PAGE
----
According to Tiffani Cailor Torrence, Director of Public Relations and Content Development at the Bermuda Tourism Authority, the certificate “has a lower price point than other destinations offering remote work options, and our proximity to US east coast business centres makes this an accessible and affordable option for applicants.” In August, the United States Centres for Disease Control improved the island’s COVID-19 risk ranking to Level 2 — “moderate” — and recently Bermuda earned the World Travel and Tourism Council’s “Safe Travels” Stamp, which allows travellers to recognise governments and companies around the world which have adopted health and hygiene global standardised protocols. To apply, go to

Anguilla’s Bask in the Sun visa targets families, digital nomads, individuals, and groups who wish to spend three months to a year on the island. The fee is US$2,000 per person (for families, US$3,000 for up to four persons), which covers two tests per person, health surveillance, and a digital work permit. There is also an option for up to three months. Currently, Anguilla is prioritising “longer-stay travellers” and persons from “low-risk” countries, states, or cities where the prevalence of COVID-19 is less than 0.2 per cent of the population. As of September, with Anguilla reporting a total of three cases, the CDC deemed it a “very low” COVID-19 risk. Apply at

Aruba’s new One Happy Workation programme targets US nationals with valid passports who wish to live and work for up to three months on the island. Visitors must be employed by a company or be self-employed in their home country, are not allowed to receive income locally, do not pay local taxes, and cannot perform work that is illegal in Aruba. In fact, working is not mandatory, so you can spend your stay as you like. Visitors are, however, required to purchase Aruba Visitors Insurance, which covers COVID-19 related costs incurred during their stay. Find the programme details at

In September, the Commonwealth of Dominica announced it would be launching an Entrepreneur Visa in the coming months. This visa gives foreigners a two-year residency permit, in exchange for investment in the country, after which they can then become naturalised. Applicants have three options: invest a minimum of US$50,000 in an existing government-approved company through the Investment Fund; invest a minimum of US$100,000 in a new start-up business locally registered, employing at least three full-time employees; or invest in a government-approved public sector or private sector venture as an equity investor. Key requirements are: a minimum deposit of US$100,000 in a local financial institution, wherein the funds may be used from Dominica during the residency period, and a minimum of three months in-country stay in a year. Details are still being rolled out.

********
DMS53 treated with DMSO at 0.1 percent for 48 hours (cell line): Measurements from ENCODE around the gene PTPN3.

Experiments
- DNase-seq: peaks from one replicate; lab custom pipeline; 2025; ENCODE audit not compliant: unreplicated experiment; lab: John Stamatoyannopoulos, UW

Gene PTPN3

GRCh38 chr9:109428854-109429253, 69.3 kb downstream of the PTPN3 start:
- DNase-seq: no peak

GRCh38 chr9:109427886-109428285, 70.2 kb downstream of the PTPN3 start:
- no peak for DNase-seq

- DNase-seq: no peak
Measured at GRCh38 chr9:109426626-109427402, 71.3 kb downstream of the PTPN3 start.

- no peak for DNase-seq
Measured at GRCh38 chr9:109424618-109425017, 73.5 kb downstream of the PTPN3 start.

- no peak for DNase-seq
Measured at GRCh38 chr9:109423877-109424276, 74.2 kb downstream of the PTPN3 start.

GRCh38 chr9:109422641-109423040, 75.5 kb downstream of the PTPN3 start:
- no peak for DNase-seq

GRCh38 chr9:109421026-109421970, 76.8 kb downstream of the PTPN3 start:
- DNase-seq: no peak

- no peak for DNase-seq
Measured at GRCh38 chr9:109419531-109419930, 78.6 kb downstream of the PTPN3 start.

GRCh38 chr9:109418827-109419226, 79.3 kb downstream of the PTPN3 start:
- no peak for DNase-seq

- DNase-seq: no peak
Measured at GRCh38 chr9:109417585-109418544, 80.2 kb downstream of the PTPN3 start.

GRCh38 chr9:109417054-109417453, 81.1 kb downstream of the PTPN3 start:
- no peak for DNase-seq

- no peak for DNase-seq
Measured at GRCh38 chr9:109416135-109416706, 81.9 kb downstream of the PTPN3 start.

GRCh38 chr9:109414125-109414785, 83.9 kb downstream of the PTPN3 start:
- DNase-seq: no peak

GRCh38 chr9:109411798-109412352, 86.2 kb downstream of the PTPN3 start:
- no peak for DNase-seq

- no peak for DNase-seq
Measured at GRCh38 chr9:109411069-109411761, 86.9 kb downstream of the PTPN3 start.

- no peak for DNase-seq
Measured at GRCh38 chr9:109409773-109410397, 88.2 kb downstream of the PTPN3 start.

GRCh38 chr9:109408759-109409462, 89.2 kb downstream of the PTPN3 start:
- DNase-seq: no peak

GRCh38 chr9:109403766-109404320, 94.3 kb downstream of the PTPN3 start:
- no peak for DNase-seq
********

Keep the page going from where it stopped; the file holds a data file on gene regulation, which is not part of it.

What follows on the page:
In late September, Antigua and Barbuda became the latest Caribbean country to offer a long-stay visa: the Nomad Digital Residence programme, which offers remote work permits for up to two years. It is intended for non-nationals who are employed or self-employed in a country other than Antigua and Barbuda, and who are resident and employed by a company registered and operating outside of the country. The visa holder is not allowed to work locally, therefore no personal income tax is payable. Applicants must earn at least US$50,000 per year and provide proof of employment and medical insurance for the period of the stay. The fees are: singles, US$1,500; couples, US$2,000; and US$3,000 for a family of three or over. Find out more at

Although Jamaica has no formal remote work programme, and while most travellers are given a thirty-day visa when they arrive, digital nomads can apply for a longer six-month stay. Residents of the United States, Brazil, the Dominican Republic, and Mexico are required to obtain COVID-19 tests as part of their travel authorisation approval process. Check out Jamaica’s travel requirements at